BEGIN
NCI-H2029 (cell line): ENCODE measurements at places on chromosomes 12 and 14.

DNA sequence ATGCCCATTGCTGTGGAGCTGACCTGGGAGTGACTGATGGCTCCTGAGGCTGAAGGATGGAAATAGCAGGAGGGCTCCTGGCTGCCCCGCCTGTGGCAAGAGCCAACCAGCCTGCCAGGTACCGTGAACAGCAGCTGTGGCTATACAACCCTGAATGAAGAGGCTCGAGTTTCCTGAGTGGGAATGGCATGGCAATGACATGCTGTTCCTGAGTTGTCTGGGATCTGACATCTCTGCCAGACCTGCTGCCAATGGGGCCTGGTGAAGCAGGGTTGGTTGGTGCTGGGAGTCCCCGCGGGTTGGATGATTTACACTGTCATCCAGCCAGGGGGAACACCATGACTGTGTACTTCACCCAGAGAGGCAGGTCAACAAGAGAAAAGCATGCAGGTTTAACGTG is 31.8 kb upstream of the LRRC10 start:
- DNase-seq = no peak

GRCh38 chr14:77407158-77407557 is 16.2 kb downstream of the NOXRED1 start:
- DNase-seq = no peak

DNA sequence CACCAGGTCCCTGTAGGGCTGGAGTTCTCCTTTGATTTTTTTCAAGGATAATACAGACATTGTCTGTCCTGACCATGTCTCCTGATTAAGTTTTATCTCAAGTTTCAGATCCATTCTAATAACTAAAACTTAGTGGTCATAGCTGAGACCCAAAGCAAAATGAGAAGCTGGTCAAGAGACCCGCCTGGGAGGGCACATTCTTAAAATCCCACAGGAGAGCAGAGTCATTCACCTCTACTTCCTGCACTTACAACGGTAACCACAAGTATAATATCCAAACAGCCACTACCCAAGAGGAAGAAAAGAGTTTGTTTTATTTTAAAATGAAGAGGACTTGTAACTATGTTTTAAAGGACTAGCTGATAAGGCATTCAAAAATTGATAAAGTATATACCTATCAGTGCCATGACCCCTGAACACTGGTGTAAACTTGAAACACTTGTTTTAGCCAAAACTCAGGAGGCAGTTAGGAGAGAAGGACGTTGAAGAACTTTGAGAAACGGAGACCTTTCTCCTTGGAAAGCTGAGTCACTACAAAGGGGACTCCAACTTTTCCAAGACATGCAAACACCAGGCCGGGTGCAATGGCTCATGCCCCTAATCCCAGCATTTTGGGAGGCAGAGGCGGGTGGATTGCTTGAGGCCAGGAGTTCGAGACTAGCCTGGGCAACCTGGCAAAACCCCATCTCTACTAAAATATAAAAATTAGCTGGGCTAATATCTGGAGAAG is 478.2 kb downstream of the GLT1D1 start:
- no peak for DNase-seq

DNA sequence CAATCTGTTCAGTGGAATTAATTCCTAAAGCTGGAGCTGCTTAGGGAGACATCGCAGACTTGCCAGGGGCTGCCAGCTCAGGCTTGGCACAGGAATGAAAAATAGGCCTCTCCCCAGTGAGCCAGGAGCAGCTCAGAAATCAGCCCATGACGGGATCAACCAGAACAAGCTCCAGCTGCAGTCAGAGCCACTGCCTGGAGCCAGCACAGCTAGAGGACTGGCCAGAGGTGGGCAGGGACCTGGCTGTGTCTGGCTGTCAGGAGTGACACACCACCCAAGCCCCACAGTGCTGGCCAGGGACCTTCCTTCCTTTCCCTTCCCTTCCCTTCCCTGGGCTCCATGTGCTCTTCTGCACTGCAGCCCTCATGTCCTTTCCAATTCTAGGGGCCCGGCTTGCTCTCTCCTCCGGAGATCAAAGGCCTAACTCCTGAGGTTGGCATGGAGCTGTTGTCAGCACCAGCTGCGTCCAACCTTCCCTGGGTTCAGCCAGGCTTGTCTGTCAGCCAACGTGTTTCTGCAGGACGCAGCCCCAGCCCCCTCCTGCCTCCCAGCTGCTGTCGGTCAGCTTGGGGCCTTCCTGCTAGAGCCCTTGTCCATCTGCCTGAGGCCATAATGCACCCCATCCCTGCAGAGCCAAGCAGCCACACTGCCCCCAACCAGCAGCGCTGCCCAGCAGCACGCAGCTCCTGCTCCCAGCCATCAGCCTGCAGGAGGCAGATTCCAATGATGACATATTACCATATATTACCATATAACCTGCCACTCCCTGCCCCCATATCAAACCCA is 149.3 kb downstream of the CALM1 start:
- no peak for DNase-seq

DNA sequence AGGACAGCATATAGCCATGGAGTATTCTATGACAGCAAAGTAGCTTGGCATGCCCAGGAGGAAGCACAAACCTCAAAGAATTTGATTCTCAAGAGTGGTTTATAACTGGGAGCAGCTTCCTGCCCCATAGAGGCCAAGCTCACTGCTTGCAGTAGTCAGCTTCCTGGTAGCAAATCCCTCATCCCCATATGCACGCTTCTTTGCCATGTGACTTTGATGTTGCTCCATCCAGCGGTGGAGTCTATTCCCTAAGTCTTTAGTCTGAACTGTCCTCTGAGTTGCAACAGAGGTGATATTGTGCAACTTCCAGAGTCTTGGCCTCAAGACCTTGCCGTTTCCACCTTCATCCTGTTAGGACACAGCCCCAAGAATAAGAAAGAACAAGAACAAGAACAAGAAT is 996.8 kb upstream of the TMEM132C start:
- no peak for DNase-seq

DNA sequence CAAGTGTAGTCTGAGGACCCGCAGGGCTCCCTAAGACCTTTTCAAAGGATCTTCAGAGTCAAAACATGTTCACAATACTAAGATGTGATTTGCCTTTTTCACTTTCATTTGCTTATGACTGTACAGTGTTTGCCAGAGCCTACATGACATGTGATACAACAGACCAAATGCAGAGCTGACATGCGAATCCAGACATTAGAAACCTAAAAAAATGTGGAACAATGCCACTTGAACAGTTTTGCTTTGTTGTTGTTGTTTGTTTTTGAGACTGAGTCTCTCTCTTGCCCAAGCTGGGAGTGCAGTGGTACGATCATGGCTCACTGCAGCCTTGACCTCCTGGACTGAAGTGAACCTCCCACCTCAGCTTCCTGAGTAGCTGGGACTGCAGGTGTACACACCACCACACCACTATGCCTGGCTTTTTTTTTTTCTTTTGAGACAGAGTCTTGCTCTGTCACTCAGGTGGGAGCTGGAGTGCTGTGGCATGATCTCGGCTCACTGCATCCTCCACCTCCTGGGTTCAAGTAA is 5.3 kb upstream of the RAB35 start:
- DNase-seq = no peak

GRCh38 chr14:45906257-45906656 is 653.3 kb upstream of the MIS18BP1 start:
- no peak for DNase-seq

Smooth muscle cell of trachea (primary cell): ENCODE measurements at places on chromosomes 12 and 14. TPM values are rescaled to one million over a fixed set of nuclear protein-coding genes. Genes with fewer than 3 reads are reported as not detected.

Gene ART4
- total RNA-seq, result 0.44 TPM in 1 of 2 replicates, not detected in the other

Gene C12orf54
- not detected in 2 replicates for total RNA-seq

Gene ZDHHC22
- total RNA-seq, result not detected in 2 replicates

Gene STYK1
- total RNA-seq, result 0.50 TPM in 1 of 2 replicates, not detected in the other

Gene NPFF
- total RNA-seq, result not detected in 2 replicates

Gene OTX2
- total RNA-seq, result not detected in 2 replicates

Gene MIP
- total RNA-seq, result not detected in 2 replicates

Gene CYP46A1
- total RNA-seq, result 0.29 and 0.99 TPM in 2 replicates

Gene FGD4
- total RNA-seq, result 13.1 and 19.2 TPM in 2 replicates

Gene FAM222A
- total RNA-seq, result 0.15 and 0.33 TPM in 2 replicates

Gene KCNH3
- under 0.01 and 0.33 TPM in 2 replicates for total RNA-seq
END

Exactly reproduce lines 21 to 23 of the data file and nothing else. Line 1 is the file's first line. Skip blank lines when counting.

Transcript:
Gene ZDHHC22
- total RNA-seq, result not detected in 2 replicates

Gene STYK1